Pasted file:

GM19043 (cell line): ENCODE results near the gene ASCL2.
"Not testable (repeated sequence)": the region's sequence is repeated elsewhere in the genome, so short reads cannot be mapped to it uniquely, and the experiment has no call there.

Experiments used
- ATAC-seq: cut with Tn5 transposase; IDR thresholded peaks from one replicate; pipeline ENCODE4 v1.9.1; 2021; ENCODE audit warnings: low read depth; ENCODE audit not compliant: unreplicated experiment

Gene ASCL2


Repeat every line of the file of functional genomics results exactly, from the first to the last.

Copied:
GM19043 (cell line): ENCODE results near the gene ASCL2.
"Not testable (repeated sequence)": the region's sequence is repeated elsewhere in the genome, so short reads cannot be mapped to it uniquely, and the experiment has no call there.

Experiments used
- ATAC-seq: cut with Tn5 transposase; IDR thresholded peaks from one replicate; pipeline ENCODE4 v1.9.1; 2021; ENCODE audit warnings: low read depth; ENCODE audit not compliant: unreplicated experiment

Gene ASCL2